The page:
our ways of doing things such that doing things sustainably is more valuable than doing them for the lowest
      costs- and for each and every "cost saving" thing, we damage our health, etc.

      High Fructose Corn Syrup - while it's cheaper than cane sugar and other sweeteners, HFCS makes type II diabetics
      out of people. And we've adulterated the food supply with the damn stuff.

      Nutrasweet - I won't even begin to start on THAT stuff.

      Antibiotics given to animals indescriminately - antibiotic resistant bacteria that cause problems worse than the
      the expense of food would be if you'd back off a little on production.

      When will the food industry wise up? When will someone cashier the FDA as it currently is because
      it doesn't do ANYTHING of what it's supposed to do. It doesn't allow good drugs to be. It doesn't
      allow good food to happen. It doesn't prevent bad drugs from getting on the market. It doesn't
      prevent bad food production practices and additives from getting on the market. But it is the final
      arbiter on things for this country.
      • by Yartrebo (690383)
        "High Fructose Corn Syrup - while it's cheaper than cane sugar and other sweeteners, HFCS makes type II diabetics out of people. And we've adulterated the food supply with the damn stuff."

        Sadly enough, corn syrup isn't even cheaper than cane sugar - it's over twice the cost to make calorie for calorie. The only reason its market price is lower is because the US imposes hefty tariffs on imported cane sugar and heavily subsidizes corn production.
    • Re:Micotil (Score:5, Interesting)

      by WindBourne (631190) on Sunday March 04, 2007 @02:59PM (#18228836) Journal
      I use to work for Monfort's (Greeley co) back in the late 80's. One of the things that I recall was seeing an internal report of the increase of amount of antibiotics on the lots. These animals are in close proximity and then get intermixed with new cattle all the times. Worse, the lots were 10-20 feet apart. Finally, the workers would move from one site to the next with the same equipment. The above guarantees that all new bugs will be introduced into a yard, and then quickly spread. I remember thinking that it would have been far cheaper in the long term to simply change the set-up, but accountants said too much money. But hey, what did I know? I was just a coder with a micro-bio degree and had minimal farming experience growing up. The accountants HAD to be correct.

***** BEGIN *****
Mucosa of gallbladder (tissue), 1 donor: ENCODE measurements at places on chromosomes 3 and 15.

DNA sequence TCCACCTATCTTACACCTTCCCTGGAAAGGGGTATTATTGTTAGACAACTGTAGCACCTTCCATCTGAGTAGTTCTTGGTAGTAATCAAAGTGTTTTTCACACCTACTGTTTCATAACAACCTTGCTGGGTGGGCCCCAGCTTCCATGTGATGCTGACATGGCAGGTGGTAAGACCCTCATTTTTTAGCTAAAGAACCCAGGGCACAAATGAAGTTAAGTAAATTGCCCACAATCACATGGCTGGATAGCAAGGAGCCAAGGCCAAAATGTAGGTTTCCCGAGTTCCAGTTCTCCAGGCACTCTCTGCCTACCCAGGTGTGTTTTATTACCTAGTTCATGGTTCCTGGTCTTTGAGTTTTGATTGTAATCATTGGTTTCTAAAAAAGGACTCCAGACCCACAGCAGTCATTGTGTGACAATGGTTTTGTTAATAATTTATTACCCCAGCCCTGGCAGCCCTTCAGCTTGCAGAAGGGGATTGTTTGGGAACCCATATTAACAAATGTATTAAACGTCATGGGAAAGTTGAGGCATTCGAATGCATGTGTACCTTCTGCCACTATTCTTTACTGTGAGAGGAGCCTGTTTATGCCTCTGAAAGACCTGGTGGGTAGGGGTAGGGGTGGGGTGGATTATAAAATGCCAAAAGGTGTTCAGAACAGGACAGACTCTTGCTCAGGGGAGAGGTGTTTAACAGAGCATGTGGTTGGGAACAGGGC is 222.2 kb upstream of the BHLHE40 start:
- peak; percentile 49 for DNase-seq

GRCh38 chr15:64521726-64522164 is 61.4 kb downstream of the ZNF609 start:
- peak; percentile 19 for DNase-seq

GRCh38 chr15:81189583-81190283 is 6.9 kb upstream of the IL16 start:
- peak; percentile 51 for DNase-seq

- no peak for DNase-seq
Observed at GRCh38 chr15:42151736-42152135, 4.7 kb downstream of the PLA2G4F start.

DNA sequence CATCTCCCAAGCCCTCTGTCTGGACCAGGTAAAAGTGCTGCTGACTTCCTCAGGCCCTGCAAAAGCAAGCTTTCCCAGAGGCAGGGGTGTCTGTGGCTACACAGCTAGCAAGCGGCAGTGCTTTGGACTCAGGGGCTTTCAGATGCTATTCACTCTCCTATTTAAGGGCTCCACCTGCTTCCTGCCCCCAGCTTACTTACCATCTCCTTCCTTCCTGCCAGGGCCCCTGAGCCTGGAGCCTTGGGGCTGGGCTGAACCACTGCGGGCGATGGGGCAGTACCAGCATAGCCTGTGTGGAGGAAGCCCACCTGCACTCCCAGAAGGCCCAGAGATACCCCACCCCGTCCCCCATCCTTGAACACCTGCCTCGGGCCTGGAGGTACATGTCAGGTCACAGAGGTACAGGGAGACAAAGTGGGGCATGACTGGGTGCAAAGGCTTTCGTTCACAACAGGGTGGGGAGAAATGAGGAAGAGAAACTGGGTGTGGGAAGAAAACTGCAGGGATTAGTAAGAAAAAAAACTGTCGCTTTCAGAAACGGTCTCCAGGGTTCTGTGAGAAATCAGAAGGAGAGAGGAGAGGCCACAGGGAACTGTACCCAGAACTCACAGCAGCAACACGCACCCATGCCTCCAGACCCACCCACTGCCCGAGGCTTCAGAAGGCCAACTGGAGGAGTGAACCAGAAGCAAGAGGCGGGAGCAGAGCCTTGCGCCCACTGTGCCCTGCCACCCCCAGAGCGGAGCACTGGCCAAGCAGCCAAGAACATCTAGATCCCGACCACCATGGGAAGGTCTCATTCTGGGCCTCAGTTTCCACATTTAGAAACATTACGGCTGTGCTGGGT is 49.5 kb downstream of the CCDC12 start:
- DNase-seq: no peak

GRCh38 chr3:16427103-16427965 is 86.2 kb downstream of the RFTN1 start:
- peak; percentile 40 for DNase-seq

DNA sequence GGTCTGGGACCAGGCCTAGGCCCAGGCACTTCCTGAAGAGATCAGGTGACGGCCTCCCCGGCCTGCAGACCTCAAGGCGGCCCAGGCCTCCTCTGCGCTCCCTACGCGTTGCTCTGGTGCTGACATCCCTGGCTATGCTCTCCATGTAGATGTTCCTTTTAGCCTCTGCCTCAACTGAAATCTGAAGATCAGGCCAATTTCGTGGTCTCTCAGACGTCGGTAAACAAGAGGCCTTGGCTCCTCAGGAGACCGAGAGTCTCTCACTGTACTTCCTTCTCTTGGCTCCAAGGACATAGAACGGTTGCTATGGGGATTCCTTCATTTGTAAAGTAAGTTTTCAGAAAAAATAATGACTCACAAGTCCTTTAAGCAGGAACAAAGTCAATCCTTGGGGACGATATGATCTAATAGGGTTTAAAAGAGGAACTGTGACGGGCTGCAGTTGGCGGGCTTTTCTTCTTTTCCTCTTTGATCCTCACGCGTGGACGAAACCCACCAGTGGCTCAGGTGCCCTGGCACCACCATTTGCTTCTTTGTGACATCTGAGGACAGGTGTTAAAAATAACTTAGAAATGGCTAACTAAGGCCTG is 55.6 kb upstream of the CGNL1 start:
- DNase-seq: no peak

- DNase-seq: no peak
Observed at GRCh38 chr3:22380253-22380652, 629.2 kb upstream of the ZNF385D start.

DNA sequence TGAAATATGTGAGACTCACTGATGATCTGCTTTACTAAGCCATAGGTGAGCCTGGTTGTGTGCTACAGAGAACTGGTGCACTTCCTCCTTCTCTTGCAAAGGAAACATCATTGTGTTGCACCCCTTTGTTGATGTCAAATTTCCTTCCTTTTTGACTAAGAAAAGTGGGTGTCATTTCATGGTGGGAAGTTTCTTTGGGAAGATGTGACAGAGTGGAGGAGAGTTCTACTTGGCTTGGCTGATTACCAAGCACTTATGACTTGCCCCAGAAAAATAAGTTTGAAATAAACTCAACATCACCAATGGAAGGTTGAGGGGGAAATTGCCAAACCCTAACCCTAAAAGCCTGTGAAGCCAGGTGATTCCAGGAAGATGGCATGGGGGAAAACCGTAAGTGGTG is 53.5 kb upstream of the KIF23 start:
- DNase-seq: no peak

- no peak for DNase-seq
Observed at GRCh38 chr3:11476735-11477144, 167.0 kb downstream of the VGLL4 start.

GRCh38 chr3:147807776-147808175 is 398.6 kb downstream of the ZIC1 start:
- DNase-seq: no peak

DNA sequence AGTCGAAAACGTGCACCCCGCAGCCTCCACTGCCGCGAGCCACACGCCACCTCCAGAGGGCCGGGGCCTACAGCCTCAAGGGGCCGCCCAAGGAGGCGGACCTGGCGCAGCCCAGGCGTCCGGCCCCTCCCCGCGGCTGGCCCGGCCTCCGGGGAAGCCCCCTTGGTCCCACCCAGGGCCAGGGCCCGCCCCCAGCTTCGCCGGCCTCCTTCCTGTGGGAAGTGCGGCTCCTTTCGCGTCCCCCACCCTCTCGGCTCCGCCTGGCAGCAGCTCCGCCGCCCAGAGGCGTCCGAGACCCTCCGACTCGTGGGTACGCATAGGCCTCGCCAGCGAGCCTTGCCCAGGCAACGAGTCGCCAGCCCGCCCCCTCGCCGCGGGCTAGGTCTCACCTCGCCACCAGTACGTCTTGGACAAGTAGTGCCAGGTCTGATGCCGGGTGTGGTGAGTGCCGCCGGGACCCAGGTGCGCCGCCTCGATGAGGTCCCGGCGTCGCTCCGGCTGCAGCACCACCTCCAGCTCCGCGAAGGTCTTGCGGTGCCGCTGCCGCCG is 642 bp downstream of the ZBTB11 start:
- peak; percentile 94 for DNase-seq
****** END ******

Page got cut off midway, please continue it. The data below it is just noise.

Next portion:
Now, I prefer beef that is ranged. I would be nice to not use anti-biotics, but I consider that inhumane.
  • The Big One (Score:5, Insightful)

    by DogDude (805747) on Sunday March 04, 2007 @02:17PM (#18228468) Homepage
    The Big Thing that's gonna take humans down a notch won't be nuclear attack. It won't be global warming. It'll be a simple bacteria, maybe a version of something common like strep or staph that doctors just can't kill because of simple resistance. I can't wait.
    • Re: (Score:3, Insightful)

      Yes, we survived thousands of years without antibiotics, but *now* we are going to die because we cant use them?
      • Re: (Score:3, Informative)

        by norton_I (64015)
        No, but we could see a return to plauges that kill 30% of the population, similar to the fraction of Hiroshima killed by the atomic bomb or its immediate aftermath, but affecting entire countries or continents. I think I would call that "the big one". Certianly it would catastrophically disrupt our society and economy, as transportation shut down and businesses providing key services disappeared. We are more reliant on each other than we ever have been in the past.

        That said, it is still unlikely that a d
        • by r00t (33219) on Sunday March 04, 2007 @08:58PM (#18232560) Journal
          With 30% dead, lots of regular jobs are going undone, and regular things aren't being bought.

          The music store only has employees for a few days of the week. They have to shut down on the other days. Nobody wants to be out buying music anyway though. The rent doesn't get paid. The store closes. The landlord now has an empty storefront. That hurts business for his other tenents. Also, he still has to pay his taxes. The Burger King can't staff their place. Do they just close up shop?

          Businesses find themselves needing to shrink and consolidate, fast. That is majorly disruptive. Facilities must be closed. Employees may need to move; some will refuse.